There are three major drainage areas comprising the Anacostia River watershed: the Northwest Branch, the Northeast Branch, and the tidal drainage. The Northwest and Northeast Branches are free-flowing (non-tidal) streams, and their confluence forms the tidal Anacostia River in the vicinity of Bladensburg, Maryland.
The Anacostia River proper begins at Bladensburg, Maryland, where the Northwest and Northeast Branches meet. The many smaller tributaries of the branches form a broad, fan-shaped drainage basin of 17 square miles. Just below Bladensburg, the Anacostia River drops to near sea level and changes from a free-flowing river into a tidal freshwater embayment of the Potomac estuary.
The tidal drainage area consists of the tidal river and its floodplain, as well as small Coastal Plain streams that flow directly to the tidal river. Most of these streams are enclosed in storm sewer systems. The tidal reach of the Anacostia River is 8.4 miles (13.5 kilometers) in length from the confluence of the Northwest and Northeast branches downstream to the Potomac River. The river joins the Potomac approximately 108 miles (174 kilometers) upstream of the Chesapeake Bay.
The Maryland Department of the Environment (MDE) has identified the Anacostia River, a Use I-P, II, III and IV waterbody [Code of Maryland Regulations (COMAR) 26.08.02.08 O], on the State’s 303(d) list as impaired by nutrients (1996), sediments (1996), fecal bacteria – non-tidal waters (2002), impacts to biological communities (2002), toxics – poly-chlorinated biphenyls (PCBs) (2002), toxics - heptachlor epoxide (2002), and fecal bacteria – tidal waters (2004). The document available below establishes TMDLs of fecal bacteria in the tidal and non-tidal portions of the Anacostia River watershed within the State of Maryland that will allow for the attainment of the designated use of primary water contact recreation. A watershed-wide TMDL for sediment/TSS, addressing the listings for those impairments to the Anacostia in their respective jurisdictions, was established jointly by DC and MD in 2007. A multi-jurisdictional TMDL for PCBs in the tidal portions of the Potomac and Anacostia Rivers were established jointly by DC, MD and VA in 2007. A watershed-wide TMDL for nutrients/biochemical oxygen demand (BOD), addressing the listings for those impairments to the Anacostia in their respective jurisdictions, were established jointly by DC and MD in 2008. The listings for other impairments in tidal and non-tidal waters will be addressed separately at a future date.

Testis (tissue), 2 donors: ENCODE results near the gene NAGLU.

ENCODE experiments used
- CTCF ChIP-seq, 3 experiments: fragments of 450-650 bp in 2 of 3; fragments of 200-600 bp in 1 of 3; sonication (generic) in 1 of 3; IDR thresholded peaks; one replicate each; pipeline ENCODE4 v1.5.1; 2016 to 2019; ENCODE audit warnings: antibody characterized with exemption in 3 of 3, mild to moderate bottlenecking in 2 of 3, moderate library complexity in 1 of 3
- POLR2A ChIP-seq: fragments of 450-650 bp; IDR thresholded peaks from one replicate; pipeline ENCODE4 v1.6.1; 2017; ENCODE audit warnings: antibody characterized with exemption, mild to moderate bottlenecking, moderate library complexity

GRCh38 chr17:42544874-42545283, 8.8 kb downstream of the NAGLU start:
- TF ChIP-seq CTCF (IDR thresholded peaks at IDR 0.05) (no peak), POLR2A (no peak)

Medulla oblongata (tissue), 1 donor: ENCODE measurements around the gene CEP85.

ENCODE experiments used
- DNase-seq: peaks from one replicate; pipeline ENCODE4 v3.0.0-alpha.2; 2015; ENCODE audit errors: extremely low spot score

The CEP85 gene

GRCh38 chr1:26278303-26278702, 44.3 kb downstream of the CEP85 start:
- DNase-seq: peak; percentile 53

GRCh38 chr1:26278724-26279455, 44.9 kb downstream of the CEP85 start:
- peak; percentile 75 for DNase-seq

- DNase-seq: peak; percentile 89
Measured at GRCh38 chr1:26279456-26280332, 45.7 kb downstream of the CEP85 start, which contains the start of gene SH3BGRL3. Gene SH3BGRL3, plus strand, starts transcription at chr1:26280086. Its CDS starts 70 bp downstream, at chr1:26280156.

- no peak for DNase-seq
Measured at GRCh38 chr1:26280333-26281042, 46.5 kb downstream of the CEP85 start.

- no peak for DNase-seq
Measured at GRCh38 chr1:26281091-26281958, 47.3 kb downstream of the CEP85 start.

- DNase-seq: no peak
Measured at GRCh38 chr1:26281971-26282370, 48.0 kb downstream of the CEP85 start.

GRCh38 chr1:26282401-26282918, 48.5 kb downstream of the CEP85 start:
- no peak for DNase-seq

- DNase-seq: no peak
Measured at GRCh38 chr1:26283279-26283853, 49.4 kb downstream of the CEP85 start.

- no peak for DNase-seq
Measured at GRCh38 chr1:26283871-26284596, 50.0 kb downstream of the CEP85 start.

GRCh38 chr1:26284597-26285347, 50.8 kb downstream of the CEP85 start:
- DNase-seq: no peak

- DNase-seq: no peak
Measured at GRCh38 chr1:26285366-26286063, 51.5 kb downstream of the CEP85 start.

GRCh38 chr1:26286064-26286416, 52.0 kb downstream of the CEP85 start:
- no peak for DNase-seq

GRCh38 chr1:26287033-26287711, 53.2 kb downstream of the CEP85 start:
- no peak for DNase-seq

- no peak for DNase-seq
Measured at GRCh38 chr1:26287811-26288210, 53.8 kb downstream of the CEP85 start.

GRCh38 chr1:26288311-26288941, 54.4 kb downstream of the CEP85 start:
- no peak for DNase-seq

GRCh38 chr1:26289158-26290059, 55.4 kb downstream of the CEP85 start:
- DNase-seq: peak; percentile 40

The U.S. Environmental Protection Agency (EPA) initially approved the TMDL on September 19, 2006. However, during the review and approval process a number of edits occurred and a few were completed incorrectly. As a result, the Department resubmitted the corrected document for approval.
Note: Following the approval of the TMDL, two clerical errors were discovered in Tables 18.104.22.168 and 22.214.171.124 related to the wasteload allocations (WLAs) for the Montgomery and Prince George’s Counties’ municipal storm sewer systems (MS4). The document available for download below contains the corrected version of these tables. When corrected, the revisions did not affect the overall TMDL; rather, they merely altered the WLAs between the two applicable county MS4 jurisdictions within Maryland. The change in reduction requirements per MS4 jurisdiction was less than 5%.
Total Maximum Daily Loads of Fecal Bacteria for the Anacostia River Basin in Montgomery and Prince George’s Counties, Maryland
(Approved on March 14, 2007)
Comment Response Document
Please direct questions or comments concerning this project to Maryland's TMDL Program at (410) 537-3818.
1800 Washington Boulevard, Baltimore, MD 21230